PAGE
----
I completely agree with Bill Gates : the so-called war between Uber and taxis is nothing but a momentary up-and-down. The real big change will happen when cars won’t need drivers anymore. That day both parties will be left back to back, hanging one’s hand because both will be out the game. When I say parties I don’t mean Uber and taxi drivers but taxi drivers and Uber drivers.
Uber won’t be impacted since, as I said here, it’s not a transportation company but a platform. Replace taxis by anything, Uber will still be able to do it’s intermediation job. And this “anything”, in this case, will be self driving cars. Ironically, it will also going to be a good way for taxi companies to achieve their transformation : by getting rid of drivers they’ll be on equal footing without having to carry the human burden of their past.
In the end drivers lose and Uber wins
Logically, this move is already on its way since Uber promised Tesla to by all their future autonomous cars. It’s not a genius trick since the move is logical and expected but it’s clear that Uber is going to move up another gear. On the other hand we may also consider that it’s going to be a big mistake and that investors may like it much less than customers will.
What’s the strength of Uber ? It’s ability to operate with low fixed costs, a big leverage effect (the platform) and variabilized operational costs (drivers are only paid when they work). It makes three things possible :
– Uber only spends money when Uber makes money. When there are no customers, the business is in a kind of financial hibernation.
– Uber can size its operations in real time.
– Uber can grow its fleet and tackle new markets (cities) at a close to zero marginal cost.
By buying cars, Uber will be introducing a branch in its well-oiled business model : fixed costs. I’d even say high fixed costs. Self-driving cars have, of course, an advantage over drivers : the only limit to their work is the duration of their battery. Yet it’s a major evolution of Uber’s business model.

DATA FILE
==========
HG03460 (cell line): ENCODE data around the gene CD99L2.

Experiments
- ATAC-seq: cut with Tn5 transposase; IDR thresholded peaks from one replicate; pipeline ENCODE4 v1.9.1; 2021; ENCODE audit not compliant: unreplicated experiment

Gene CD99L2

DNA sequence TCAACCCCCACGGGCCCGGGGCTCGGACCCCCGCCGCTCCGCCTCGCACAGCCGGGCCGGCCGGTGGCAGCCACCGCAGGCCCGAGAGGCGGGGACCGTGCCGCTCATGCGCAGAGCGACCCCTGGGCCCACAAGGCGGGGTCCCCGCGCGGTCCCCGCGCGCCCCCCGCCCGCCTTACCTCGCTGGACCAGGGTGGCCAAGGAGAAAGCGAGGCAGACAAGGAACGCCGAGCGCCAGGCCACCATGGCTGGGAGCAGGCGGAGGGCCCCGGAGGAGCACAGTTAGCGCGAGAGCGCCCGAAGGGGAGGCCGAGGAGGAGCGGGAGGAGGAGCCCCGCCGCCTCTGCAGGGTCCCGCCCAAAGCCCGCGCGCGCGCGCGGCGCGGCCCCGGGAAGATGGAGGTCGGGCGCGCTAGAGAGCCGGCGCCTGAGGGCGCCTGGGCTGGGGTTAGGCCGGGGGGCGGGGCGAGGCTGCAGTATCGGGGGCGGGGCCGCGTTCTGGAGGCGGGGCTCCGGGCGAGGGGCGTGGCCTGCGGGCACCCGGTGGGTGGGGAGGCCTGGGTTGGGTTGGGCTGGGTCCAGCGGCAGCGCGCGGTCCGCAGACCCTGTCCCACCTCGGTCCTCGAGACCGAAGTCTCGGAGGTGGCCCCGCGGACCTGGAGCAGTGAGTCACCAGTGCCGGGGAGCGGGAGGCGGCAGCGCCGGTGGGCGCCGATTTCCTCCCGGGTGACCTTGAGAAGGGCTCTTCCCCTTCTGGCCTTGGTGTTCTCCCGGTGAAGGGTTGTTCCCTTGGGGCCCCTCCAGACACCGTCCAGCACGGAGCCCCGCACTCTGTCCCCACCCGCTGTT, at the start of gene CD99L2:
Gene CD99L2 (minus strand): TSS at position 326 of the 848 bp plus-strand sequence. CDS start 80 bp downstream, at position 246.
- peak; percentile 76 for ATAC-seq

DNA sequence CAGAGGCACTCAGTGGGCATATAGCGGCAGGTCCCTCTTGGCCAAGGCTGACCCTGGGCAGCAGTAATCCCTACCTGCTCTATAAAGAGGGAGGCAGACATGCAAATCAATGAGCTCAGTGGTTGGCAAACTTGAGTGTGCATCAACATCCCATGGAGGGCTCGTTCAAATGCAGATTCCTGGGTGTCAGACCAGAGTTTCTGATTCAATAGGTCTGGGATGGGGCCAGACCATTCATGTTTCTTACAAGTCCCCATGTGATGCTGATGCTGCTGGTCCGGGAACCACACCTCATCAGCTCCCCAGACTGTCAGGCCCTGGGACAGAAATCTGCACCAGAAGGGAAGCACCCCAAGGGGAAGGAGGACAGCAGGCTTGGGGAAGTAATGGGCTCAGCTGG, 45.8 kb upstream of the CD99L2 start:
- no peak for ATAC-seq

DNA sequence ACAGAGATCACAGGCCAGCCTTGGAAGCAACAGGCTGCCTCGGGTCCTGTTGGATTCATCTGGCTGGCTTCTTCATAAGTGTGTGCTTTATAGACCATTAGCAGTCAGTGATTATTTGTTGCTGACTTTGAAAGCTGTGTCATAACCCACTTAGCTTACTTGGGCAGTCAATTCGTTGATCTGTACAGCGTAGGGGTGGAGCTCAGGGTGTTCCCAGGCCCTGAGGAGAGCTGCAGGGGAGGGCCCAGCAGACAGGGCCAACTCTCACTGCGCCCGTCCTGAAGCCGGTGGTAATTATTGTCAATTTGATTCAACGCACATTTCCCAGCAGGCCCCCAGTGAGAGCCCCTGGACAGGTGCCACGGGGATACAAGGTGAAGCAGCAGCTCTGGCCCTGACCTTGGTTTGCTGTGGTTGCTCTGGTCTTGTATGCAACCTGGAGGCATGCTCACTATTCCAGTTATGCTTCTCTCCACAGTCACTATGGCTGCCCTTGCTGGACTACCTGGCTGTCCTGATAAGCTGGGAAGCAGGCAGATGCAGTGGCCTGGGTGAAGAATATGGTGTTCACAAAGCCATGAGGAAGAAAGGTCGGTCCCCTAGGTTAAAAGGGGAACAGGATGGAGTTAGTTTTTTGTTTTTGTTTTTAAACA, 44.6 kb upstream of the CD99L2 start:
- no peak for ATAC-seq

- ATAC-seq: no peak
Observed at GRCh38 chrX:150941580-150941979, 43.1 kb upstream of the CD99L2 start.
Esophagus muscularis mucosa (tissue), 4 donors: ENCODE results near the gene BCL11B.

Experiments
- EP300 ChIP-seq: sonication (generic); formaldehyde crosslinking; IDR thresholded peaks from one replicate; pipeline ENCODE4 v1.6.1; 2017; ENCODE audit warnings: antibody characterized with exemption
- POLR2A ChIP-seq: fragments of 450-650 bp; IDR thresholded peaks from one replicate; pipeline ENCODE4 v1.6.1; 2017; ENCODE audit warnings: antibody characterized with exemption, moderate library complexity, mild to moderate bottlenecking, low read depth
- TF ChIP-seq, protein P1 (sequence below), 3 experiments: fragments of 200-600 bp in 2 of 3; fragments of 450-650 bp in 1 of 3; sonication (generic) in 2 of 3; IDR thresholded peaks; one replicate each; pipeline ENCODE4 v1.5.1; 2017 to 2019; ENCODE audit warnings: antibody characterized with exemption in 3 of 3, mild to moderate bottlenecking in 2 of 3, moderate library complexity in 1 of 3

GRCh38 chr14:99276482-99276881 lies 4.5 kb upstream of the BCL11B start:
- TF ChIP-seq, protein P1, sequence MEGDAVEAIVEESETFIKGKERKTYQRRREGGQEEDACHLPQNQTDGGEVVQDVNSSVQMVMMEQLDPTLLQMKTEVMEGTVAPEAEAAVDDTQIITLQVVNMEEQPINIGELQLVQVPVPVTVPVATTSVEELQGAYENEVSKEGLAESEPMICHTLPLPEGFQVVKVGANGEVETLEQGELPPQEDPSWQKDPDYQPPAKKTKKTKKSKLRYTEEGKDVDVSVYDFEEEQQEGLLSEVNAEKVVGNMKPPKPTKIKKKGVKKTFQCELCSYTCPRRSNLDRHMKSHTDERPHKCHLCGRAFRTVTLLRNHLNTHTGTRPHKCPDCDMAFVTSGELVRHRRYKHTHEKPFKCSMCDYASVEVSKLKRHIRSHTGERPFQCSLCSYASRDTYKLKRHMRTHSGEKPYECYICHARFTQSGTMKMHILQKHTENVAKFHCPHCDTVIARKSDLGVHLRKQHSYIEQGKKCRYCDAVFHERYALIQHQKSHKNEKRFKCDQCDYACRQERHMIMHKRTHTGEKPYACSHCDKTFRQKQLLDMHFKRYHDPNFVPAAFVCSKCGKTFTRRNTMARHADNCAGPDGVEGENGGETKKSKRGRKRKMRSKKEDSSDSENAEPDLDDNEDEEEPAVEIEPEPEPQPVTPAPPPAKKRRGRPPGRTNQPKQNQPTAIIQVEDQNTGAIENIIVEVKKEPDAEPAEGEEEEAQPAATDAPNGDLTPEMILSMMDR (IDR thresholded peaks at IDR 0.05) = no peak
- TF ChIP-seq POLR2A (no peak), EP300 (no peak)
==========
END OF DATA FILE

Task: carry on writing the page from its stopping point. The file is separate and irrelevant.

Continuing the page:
No one invests in a tech startup to end up with a fleet operator.
Financial consequences will be huge since they’ll have to buy and maintain cars. The high profitability made possible by the current model may soon be a thing from the past. More, it may harm their ability to grow fast and means the end of the “zero marginal cost” model.
I’m not sure that investors will appreciate. When one puts money into a tech startup with an “asset light ” strategy, it’s not to end up with a company that operates a large fleet of owned car.
But Uber has a couple of solutions to minimize the shock :
– First, I don’t consider that a 100% self-driving cars policy is realistic in the middle-term. At least for production reasons and to be able to grow capacities if necessary. But managing a dual model (cars and drivers) won’t be that easy.
– Find a smart agreement with Tesla. There are classical options like leasing with a purchase option, so Uber will never own the fleet, what would be lesser evil. An even smarter approach would be a pay-per-use model that would help Uber to stay in line with its original model.
Let’s see what will happen tomorrow but one thing is sure : from my perspective, such a move will mean the end of Uber’s current business model with no guarantee that the new one will be as profitable. Or maybe they’re ready to say investors that “That’s the way we’re going, please shut up”. Dare it ?
Image creditÂ : Teddy Leung / Shutterstock.com